a guest Feb 27th, 2020 81 Never
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  1. I need to start by saying that I'm not a climber, though I admire all of you who are! That said, I'm an actively performing drummer, so I think my experience might be helpful, in general.
  3. In 2009, my surgeon performed in-situ decompression on both of my elbows, at the same time. In-situ Decompression is the easiest procedure on the list, and the recovery is much faster. The nerve is kept in place (hence "in situ"), and the incisions are only about an inch, in length.
  5. I had the nerve conduction tests done before the surgery, and it definitely showed a decrease in activity of the nerve, which apparently manifests itself by hurting more, during the test jolts. (not pleasant!)
  7. Before the surgery, I had light tingling and numbness, and the pain was more on the dull side, in the 2-3 range. My grip was still pretty solid, so I didn't experience some of the weakening that I've read, here.
  9. My main activities were the aforementioned drumming, medium-weight exercise, and I also spent a ton of time behind the computer typing, programming and gaming. I know that my posture at the PC wasn't the best during that time, which was undoubtedly a factor.
  11. I lived in the Dallas area at the time (in SoCal, now), and my surgeon, who is a renowned plastic surgeon in that area, recommended the in-situ procedure, since my pain/numbness wasn't severe. I, of course, agreed with him, as the least invasive surgery is the way to go, if possible.
  13. My post-op pain wasn't that severe, and I didn't have to take the pain meds for long, at all. He recommended that I do some light drumming as therapy, and I was doing that, within two weeks. I also went to physical therapy, which was somewhat helpful. Yes, the dull pain was basically still there, but doing activities didn't cause *lasting* pain, which is key.
  15., six years. Unfortunately, in the past two years, doing any sort of moderate/heavy activity has caused both elbows to become sore, for days. If I drum lightly, as in an acoustic/jazz show, the pain is *tolerable*, though still troubling. A full-on Rock/Backbeat show isn't an option at this point, which is extremely frustrating.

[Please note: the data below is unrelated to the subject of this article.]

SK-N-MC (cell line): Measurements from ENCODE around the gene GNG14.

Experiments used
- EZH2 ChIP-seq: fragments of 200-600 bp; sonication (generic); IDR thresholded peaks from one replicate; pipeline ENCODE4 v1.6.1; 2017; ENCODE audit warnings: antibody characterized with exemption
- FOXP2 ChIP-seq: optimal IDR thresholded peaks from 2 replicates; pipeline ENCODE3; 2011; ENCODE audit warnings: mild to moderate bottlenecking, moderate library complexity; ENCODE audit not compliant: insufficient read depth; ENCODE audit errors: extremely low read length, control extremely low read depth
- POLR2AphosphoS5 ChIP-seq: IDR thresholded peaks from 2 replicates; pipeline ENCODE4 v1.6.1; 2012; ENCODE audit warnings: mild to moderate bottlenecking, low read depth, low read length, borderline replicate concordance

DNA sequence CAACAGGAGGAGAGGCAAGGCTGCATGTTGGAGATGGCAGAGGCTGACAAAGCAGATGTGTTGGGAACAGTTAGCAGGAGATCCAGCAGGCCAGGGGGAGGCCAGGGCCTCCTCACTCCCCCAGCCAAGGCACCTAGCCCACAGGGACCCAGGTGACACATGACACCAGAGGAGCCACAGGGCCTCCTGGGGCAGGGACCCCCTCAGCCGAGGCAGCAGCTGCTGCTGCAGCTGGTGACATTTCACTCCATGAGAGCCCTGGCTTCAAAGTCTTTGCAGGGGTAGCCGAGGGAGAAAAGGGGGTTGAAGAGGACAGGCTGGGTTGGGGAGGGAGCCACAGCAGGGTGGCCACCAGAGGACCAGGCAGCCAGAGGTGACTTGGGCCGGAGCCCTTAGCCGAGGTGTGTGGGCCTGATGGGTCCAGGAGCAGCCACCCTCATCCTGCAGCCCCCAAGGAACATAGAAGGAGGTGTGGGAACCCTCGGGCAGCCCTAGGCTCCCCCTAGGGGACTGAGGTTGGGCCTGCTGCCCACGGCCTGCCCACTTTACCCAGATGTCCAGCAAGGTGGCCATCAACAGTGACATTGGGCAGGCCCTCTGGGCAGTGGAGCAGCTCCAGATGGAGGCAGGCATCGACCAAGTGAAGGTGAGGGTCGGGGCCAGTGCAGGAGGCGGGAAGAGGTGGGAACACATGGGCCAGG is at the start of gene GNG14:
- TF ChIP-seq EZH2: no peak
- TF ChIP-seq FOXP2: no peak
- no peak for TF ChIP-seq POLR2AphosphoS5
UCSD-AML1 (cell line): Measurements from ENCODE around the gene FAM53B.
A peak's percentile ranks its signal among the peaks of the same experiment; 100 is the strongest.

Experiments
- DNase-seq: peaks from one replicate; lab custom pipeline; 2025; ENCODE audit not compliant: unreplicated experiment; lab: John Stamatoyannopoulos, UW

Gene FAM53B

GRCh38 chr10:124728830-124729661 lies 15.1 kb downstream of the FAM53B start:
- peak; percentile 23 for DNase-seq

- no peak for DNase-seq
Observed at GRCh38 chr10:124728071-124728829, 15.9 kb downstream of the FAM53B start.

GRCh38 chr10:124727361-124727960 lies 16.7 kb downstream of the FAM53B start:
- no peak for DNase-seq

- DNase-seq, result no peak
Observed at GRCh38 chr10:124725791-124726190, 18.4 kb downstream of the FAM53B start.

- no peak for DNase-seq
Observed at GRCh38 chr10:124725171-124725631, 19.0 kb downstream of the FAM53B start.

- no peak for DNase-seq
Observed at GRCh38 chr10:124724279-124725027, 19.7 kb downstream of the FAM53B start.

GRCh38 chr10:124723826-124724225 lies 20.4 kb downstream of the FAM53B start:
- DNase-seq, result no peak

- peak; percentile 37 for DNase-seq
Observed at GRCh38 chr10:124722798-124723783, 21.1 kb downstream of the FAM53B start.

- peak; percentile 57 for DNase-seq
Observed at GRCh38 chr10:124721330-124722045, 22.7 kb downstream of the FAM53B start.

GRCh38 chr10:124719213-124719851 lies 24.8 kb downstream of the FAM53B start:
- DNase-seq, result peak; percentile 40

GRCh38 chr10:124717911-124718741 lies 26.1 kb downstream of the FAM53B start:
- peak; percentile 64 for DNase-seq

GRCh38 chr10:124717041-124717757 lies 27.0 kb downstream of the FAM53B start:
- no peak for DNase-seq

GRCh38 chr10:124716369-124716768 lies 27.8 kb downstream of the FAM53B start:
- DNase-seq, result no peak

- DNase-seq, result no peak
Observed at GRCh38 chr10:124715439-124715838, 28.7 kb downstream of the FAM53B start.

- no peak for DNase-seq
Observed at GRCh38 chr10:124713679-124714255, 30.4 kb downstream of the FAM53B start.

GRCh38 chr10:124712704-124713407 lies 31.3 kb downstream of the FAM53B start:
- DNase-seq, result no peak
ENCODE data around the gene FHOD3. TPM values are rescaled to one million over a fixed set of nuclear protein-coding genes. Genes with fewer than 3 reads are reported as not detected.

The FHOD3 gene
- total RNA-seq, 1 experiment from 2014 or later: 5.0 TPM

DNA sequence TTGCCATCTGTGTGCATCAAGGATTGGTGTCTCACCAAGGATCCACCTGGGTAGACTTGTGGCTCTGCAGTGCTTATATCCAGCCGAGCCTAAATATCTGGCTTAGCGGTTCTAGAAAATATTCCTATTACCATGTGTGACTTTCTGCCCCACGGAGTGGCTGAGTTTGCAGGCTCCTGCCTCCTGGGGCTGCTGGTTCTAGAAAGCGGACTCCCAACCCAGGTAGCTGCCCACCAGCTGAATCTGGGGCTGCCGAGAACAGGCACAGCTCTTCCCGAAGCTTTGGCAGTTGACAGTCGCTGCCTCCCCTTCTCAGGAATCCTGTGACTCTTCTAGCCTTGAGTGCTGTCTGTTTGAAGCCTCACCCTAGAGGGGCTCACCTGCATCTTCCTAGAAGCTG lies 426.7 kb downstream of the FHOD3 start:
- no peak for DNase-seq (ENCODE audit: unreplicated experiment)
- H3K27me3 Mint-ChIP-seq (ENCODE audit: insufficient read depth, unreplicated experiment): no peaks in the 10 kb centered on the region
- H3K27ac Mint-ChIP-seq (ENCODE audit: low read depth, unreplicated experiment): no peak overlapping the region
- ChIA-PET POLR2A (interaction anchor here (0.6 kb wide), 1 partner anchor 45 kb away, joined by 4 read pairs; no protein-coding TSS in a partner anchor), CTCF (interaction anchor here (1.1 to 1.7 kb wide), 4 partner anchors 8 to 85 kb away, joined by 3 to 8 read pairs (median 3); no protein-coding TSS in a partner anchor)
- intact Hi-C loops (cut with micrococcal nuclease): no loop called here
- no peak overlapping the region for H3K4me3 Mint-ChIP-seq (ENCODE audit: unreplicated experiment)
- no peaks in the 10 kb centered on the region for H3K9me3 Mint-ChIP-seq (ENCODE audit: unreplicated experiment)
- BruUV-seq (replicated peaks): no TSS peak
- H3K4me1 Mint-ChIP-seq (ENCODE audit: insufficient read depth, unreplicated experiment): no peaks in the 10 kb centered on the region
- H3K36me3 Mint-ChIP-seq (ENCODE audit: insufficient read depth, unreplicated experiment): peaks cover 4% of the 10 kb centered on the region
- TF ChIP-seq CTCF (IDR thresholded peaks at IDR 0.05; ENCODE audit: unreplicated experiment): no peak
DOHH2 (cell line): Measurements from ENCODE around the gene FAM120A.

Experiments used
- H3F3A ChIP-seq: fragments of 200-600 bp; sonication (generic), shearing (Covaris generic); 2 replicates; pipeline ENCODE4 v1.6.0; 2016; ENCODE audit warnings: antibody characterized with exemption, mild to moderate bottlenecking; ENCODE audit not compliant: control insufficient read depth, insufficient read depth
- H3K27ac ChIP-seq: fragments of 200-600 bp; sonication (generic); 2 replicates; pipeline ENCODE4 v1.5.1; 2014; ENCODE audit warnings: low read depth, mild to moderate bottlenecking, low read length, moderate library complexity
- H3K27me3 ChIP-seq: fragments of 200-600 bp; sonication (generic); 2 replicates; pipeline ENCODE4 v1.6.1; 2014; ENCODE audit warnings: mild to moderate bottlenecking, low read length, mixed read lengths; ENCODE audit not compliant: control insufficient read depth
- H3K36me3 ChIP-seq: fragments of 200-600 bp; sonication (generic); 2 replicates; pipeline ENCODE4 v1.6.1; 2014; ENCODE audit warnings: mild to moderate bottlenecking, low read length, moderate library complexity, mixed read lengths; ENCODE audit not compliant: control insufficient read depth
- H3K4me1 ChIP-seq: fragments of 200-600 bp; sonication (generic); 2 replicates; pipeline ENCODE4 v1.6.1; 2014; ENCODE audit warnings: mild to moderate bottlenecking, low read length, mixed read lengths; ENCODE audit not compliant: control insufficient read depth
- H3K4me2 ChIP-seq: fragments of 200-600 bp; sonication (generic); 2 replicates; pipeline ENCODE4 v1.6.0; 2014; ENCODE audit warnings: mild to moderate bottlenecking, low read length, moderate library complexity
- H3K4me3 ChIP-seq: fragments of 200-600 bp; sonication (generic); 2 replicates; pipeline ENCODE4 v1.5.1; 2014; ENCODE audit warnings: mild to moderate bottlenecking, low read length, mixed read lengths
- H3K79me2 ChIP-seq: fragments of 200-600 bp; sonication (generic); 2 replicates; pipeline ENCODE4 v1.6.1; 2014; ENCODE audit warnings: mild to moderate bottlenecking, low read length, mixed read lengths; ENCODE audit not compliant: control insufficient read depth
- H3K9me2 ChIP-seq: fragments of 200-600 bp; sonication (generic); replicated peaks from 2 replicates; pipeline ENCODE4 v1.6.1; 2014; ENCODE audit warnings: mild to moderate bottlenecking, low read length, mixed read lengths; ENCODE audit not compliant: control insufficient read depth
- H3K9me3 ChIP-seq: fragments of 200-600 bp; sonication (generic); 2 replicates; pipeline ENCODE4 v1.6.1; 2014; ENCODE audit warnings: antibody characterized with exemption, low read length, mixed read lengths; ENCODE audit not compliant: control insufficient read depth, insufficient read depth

17. My exercise routine only involves very light dumbbells, which is good enough I suppose, but I haven't done it in a couple of months, as I can really only do drumming *or* light-lifting; stacking them just compounds the pain.
  19. Here's the thing: since the elbow is the point of compression, I wonder if getting a transposition would have been best, since I'm an active person. Yes, cutting the tissue around the Ulnar Nerve definitely relieved some pressure and was helpful, but this procedure seems best suited to those who aren't actively involved in many activities.
  21. Then again, as I mentioned before, my downtime was minimal, so I'm sure my surgeon was doing what he felt was in my best interests all around, and I truly am grateful and would recommend him to anyone, in that area.
  23. I've been searching well-respected Ortho docs in my area, and it seems as though people consistently recommend pro-sports-team doctors. I'll be looking into that for sure, though my insurance likely isn't accepted. I'll pay the money to have it done, right; that's for certain!
  25. Anyway, I'm glad I found this thread, and I hope I've been somewhat helpful. All the best to all of you, and I hope you're all able to get back to your best climbing, soon!
  27. - B
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